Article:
Klutch9

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Got it. I guess what I'm getting at is: does the e13 mark on the lamps mean that the beam pattern will be better? I know that ECE headlamps are subject to different requirements than DOT lamps, and subsequently have a better beam pattern because of more focused light and less stray light.
 
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Klutch9

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Oh well, I can hope it does grin FWIW, I'm not going to wire these up with a relay. My whole purpose installing these was because they were so dirt cheap. I'm just going to wire it up with stuff I already have on hand... dual 16-gauge wires, instead of a single 12 or 14 gauge wire. Combined, this "dual 16" setup falls right in between the equivalent cross-sectional area of a 12 and 14 guage wire, so it should be sufficient to give both bulbs good power with minimal voltage drop. My mounting bracket is done, by the way. Can't wait to get these things installed. But the expected delivery date is next wednesday frown
 

Klutch9

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Originally Posted By: sciphi
I hope you're at least splurging on a fuse! I'd hate to hear your Focus burned because they shorted out.
Don't worry, the lights come with a fuse! I'd never add any additional electrical circuits to my car without also adding a fuse. Cheap, easy insurance.
 
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You can tell they're going to be "high beam" from the pictures-- they don't have opaque stuff covering the tip of the bulb. If you can see the filament from outside the lamp, it will cause glare that's not focused by the reflector. Just FWIW. If you wire it up to the "accessory" side of the fuse box, the lights will go out when you crank the starter, as well as when you remove the key. Cheap insurance, and an elegant install.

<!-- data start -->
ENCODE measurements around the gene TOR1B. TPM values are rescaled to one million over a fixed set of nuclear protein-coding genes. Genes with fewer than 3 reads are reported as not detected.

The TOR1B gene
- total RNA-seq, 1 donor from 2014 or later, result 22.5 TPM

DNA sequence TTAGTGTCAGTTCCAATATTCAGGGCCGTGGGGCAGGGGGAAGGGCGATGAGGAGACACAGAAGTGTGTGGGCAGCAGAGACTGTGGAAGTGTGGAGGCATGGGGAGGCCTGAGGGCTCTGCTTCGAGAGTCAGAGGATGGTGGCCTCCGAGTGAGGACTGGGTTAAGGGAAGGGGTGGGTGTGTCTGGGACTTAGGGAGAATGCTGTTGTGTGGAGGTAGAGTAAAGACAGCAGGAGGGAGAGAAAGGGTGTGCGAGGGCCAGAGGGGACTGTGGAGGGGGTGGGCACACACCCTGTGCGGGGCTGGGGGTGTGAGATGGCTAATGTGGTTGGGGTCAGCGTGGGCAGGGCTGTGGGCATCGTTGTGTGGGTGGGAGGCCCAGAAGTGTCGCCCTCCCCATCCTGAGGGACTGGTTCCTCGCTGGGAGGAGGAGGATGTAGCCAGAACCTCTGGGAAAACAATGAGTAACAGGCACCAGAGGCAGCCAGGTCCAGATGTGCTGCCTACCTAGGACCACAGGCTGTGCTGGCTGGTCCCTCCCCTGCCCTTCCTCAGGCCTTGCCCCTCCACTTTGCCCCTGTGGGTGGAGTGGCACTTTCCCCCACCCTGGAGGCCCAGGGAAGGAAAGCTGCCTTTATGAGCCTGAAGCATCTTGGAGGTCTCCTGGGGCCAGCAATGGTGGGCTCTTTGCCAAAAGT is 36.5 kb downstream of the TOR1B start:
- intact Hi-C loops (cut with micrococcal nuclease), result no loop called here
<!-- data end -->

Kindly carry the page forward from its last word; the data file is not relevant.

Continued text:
Klutch9

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So, I got these in the mail yesterday, and I'm actually mildly impressed. Build quality is decent; about what I'd expect for a pair of lights that were originally $16. I can't tell if the lenses are glass or plastic though. When I knock on them, they make a 'tinking' sound, but I still can't tell for sure. Anyway, I put some sealer around the edges and then re-assembled the lens to the housing. It already comes seated into a rubber gasket, but the seal isn't perfect, from what I hear. I should be installing these this weekend, and I'll try to get some pics. The only thing I honestly don't like about them is that you have to remove the lens and reflector housing to access/replace the bulb. These things are a lot bigger than I expected too, but that's not a bad thing. I'm hoping they put out a lot of light. The box says "auxilliary driving lights", so I'm guessing the beam pattern and throw will be somewhere in between my high and low beams.
 
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They will definitely be closer to "high beam" lamps. As eljefino mentioned, the flutes on the front cover appear to be giving it a "high beam" pattern, and based on their description of "driving lights", these will need to be turned off with oncoming traffic around, just like a normal high beam.
 

Klutch9

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Originally Posted By: Hokiefyd
They will definitely be closer to "high beam" lamps. As eljefino mentioned, the flutes on the front cover appear to be giving it a "high beam" pattern, and based on their description of "driving lights", these will need to be turned off with oncoming traffic around, just like a normal high beam.
Unless I aim them a little lower, which I plan on doing. I'll have to play around with it a little bit.